WASHINGTON, June 17 /PRNewswire-USNewswire/ -- The following are redacted remarks made by Rev. Rob Schenck, president of the National Clergy Council (NCC), at a news conference held today, June 17, 2010, at the National Press Club in Washington, DC. Rev. Schenck was joined by fellow NCC executive committee members, the Reverend Dr. Kenneth Barney and the Reverend Dr. Harry Thomas.
I am Reverend Rob Schenck president of the National Clergy Council here in Washington, DC, an ordained minister of 28 years affiliated with the Evangelical Church Alliance. The Council represents church leaders from all denominations, Catholic, Evangelical, Orthodox and Protestant. We are here to present views of Morocco from the vantage point of religious engagement. Over the last six years dozens of Christian leaders have participated in a meaningful, ongoing dialogue with representatives of Morocco's religious and civic communities, as well as its government. These discussions took place in Morocco and in the United States. They have always been frank and unrestricted.
In a world where religious, ethnic and political tensions are building to explosive levels, Morocco remains an island of peace. Why? Partly because of the natural disposition of its people; a magnificent blend of Berber, European and Arab blood. The Moroccan practice of hospitality is legendary. And there is Morocco's unique practice of Islam.
Like Christianity, Islam has many expressions. Islam in Morocco is a blend of several streams. It is not the severe, distorted, political Islam of extremists and jihadists. It is the diametric opposite.
The Malakite, Suni , in some ways, Sufi-informed Islam of Morocco is peace-centered and non-political. It is extraordinarily accommodating of other religions, particularly Christianity and Judaism.
Since the time I became a Christian, 37 years ago, it has been a generally known fact that Christians are safe in Morocco.
To be sure, there have always been sensitivities and tensions—and episodic breakdowns of trust. As is true in countries such as Israel and Greece, there are laws against coerced proselytism in Morocco. Still, (in Morocco) mature individuals are free to embrace whatever religion they desire.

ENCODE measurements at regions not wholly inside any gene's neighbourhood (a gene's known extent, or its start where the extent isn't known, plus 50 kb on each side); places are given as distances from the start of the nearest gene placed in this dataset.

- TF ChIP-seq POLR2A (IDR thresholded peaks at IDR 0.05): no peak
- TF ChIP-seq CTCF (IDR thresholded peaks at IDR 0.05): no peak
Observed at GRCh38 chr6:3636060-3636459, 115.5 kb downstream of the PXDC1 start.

We can argue over whether there ought to be laws that prohibit proselytism, but that's not why we're here. We're here to deal with the realities of present day Morocco. Notwithstanding laws that may or may not be correctly applied, there remain hundreds—if not thousands of foreign Christians in Morocco without interruption. They have built trusting relationships with Moroccans; relationships that should not be placed in doubt by actions taken in this country.
Now, here is a very delicate matter. Even when laws have been incorrectly applied, or false accusations made, the consequences do not begin to rise to what they are in other parts of the world. Foreigners accused of violating the laws against proselytism are required to return to their countries of origin. That's a far cry from nations where individuals are held in prisons, beaten, tortured and killed.
In talking with indigenous Christians in Morocco, I was told harassment most often goes no further than a compulsory interview with police over a cup of tea.
Part of successful Christian endeavor is to identify with, understand and work within the customs, traditions and values of others. The Commandment, "Love your neighbor as yourself," requires we understand and affirm the feelings, sensibilities and social customs of other people.
Christians, especially my fellow Evangelicals, are not always good at that. In many instances the Moroccans have been more understanding and indulgent of us, than we have been of them.
I believe Morocco deserves commendation for their historic generosity toward foreign Christian(s). Recent events threaten to obscure that strong record.
Based on our many meetings, hours of conversation, meals shared together, exchange of families between our two countries, and formal and informal investigations, the National Clergy Council has determined there is no evidence in Morocco of animus toward foreign Christians; nor is there generalized religious persecution. In fact, to call recent events persecution is to diminish the anguished suffering of Christian foreigners in many other countries.
There are political realities in Morocco—and certain, high-profile foreign Christians have, regrettably, found themselves in the middle with considerable consequences.
My prayer is that in good times and bad, American Christians and Moroccan Muslims come to appreciate more about each other. This has served our two civilizations well for 233 years.
Contact: Greg Cox of National Clergy Council at 618-407-8908, firstname.lastname@example.org
SOURCE National Clergy Council